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By Viren Sookun, MD of Oxyon

Looking at the current power crisis in South Africa, there can be no doubt that alternative solutions to coal and diesel generation need to be found. Renewable and green energy is obviously the ultimate end goal, but this is many years away, and in the interim, Liquified Natural Gas (LNG) and other gas options like helium and hydrogen can ease the transition. As we move away from fossil fuel power generation and toward a greener future, gas will remain an integral part of the energy mix. This is an enabler for the creation of sustainable employment opportunities in South Africa.

Gas as an integral part of our energy mix

LNG is currently used in domestic settings to fuel appliances, specifically stoves and heating solutions. However, it is set to become a greater part of the energy mix for the future of South Africa and much investment is going into developing this. Transnet is poised to send out a Request for Quotation to develop an LNG terminal at their Richards Bay port, Total Energies is planning on drilling off the south-west coast, and globally there is a contract to drill off the northwest coast of Nigeria, and more drilling licenses being awarded in the Middle East.

The number of developments in the pipeline, specifically a dedicated port for LNG, show that South Africa is indeed gearing up to incorporate this fuel source in a bigger way. While domestic use will undoubtedly remain a substantial proportion of its use, there are many applications for LNG as an alternative fuel source and a long-term transition fuel as we move increasingly toward the use of renewable energy.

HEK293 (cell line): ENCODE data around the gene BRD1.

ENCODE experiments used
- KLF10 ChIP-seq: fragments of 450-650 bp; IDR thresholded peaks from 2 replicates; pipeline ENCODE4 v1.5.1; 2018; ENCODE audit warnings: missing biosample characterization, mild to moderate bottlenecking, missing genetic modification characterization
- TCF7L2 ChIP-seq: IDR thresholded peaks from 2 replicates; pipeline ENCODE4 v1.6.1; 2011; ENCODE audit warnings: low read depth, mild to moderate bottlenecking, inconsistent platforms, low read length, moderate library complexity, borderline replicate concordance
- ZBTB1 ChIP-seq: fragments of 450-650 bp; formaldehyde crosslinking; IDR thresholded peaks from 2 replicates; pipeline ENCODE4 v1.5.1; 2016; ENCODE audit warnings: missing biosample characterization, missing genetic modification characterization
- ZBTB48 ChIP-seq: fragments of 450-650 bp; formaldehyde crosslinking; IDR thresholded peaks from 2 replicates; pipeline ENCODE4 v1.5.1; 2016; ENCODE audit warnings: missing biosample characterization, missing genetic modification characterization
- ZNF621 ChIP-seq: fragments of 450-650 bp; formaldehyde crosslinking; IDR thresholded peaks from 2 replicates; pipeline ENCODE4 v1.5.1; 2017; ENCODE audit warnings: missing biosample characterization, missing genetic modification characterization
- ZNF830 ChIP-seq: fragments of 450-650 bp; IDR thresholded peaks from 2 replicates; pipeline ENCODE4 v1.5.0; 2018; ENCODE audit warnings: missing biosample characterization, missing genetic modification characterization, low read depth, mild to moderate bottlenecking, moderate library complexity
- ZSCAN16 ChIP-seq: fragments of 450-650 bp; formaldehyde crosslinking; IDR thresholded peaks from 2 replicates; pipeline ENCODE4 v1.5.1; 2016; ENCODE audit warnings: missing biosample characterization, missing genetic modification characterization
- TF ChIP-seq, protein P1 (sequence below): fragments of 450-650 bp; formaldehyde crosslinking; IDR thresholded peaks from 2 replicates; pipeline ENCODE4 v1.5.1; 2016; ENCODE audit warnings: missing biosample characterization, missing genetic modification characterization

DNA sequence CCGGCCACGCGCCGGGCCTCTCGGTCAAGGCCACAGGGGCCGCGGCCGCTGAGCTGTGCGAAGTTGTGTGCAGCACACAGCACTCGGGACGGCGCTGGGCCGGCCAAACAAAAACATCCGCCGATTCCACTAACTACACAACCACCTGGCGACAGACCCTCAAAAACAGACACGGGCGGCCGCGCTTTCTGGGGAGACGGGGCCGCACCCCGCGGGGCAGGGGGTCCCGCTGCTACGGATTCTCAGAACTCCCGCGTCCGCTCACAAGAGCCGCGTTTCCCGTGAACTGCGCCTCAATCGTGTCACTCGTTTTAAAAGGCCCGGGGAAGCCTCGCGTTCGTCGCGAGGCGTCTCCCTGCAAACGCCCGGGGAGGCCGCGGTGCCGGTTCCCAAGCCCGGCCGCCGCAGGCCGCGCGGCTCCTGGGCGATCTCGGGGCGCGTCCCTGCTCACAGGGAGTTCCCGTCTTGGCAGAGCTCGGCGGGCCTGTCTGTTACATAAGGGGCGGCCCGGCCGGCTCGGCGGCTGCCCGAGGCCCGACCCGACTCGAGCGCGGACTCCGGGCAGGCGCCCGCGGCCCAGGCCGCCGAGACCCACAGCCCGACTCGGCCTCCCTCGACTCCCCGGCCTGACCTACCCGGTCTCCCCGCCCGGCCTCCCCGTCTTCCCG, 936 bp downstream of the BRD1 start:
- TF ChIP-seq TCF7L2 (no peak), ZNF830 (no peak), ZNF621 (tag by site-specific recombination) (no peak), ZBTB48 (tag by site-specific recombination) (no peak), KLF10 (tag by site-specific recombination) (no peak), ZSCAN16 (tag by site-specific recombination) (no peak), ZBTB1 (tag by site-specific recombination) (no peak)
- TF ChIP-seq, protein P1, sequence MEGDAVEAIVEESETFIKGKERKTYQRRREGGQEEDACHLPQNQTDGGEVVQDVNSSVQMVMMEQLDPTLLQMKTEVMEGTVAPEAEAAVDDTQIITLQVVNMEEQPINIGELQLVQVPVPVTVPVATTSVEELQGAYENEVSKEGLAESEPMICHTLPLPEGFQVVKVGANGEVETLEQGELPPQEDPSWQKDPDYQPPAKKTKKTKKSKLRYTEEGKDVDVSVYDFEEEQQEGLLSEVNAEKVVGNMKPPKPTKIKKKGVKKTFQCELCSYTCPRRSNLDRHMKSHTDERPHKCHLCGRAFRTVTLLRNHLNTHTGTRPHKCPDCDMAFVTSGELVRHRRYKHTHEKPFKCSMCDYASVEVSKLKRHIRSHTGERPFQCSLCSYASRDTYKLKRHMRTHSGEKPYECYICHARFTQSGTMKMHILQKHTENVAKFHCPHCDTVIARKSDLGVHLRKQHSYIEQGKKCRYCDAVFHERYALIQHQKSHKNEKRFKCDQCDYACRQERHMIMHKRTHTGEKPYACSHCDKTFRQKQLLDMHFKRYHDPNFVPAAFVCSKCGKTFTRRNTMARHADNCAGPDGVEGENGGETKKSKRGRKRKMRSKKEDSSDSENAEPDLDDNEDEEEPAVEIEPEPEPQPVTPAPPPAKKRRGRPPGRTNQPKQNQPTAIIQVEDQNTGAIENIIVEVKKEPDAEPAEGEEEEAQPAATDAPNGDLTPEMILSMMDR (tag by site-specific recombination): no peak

A fountain of opportunity

In addition to the increased use of LNG, there are other gases that also have energy applications. The recent discovery of helium in Virginia in the Free State has multiple uses, and carbon capture and green hydrogen production are also options that are being explored. There are numerous developments around gas in South Africa and this is an opportunity and an enabler for employment, from fixed-term contracts around the construction phase of infrastructure, pipelines, ports and terminals to long-term maintenance and operations.

For those working in the development of gas in South Africa, finding the right people to fill all of these positions from the outset is critical to ensure projects run smoothly to prevent costly delays. From project managers and supervisors to general labour to high artisans, the quality of construction and development needs to meet the highest standards while complying with all relevant health and safety regulations.

A 360-degree partner is key

Recruitment and employee management are seldom core competencies for organisations that specialise in the construction and development of gas pipelines, which is why the right partner is crucial. Recruitment is about more than just placing bodies in jobs, especially when lives could be at stake. In addition, while we may not have a skills gap as such, the reality is that, while the skill sets are available, many of the people in South Africa with these skills are currently working offshore where the opportunities are.

Finding the right skills and bringing them home will be an essential element of success. A structured, diversified employment solutions partner with the relevant skills, experience in the industry and access to a broad database of potential employees can be an invaluable asset.



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